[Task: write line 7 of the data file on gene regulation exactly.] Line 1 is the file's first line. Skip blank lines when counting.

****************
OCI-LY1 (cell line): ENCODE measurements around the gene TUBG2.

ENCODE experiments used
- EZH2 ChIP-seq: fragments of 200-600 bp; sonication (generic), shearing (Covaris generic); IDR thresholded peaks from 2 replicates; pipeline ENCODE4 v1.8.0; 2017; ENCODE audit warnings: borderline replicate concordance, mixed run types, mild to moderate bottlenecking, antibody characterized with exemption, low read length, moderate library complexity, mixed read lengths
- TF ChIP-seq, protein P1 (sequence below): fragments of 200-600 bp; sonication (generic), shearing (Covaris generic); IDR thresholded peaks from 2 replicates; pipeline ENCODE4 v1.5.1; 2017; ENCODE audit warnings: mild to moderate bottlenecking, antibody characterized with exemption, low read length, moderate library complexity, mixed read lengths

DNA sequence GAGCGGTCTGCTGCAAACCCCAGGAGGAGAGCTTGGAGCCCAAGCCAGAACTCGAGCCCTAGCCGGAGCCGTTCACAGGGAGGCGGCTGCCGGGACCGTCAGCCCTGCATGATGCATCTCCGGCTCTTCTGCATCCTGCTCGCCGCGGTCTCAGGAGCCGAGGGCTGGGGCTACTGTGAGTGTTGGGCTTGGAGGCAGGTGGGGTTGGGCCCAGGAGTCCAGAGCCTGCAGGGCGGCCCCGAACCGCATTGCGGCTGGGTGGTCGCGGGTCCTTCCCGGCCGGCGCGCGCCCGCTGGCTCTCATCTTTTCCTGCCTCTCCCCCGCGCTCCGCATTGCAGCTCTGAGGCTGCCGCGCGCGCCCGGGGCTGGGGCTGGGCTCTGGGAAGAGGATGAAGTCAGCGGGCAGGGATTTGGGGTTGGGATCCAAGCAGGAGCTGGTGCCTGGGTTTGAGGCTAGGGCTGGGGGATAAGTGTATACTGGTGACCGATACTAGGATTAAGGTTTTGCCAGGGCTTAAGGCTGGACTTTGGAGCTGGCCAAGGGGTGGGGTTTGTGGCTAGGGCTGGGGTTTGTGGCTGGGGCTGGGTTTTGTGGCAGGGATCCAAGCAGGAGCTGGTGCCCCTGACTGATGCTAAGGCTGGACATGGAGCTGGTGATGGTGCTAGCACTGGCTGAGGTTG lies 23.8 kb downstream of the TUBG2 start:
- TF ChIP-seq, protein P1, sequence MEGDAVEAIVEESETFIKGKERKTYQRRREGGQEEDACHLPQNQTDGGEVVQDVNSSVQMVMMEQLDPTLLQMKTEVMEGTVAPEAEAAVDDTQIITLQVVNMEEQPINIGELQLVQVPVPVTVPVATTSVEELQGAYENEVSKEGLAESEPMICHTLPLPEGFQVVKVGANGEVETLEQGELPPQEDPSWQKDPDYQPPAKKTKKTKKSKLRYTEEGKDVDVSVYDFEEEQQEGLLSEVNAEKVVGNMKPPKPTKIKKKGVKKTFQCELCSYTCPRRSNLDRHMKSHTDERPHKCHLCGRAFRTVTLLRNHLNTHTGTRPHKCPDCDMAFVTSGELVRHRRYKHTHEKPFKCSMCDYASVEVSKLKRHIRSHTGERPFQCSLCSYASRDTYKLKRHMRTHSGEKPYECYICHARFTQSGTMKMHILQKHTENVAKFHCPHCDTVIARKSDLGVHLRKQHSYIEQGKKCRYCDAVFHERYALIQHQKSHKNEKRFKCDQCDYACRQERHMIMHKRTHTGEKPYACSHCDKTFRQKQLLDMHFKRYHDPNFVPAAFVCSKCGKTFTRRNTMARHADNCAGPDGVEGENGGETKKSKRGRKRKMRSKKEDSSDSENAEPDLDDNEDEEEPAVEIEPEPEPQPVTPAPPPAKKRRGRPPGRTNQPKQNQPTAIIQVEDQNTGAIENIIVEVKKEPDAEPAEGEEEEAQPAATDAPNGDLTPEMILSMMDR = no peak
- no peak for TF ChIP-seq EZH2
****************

- no peak for TF ChIP-seq EZH2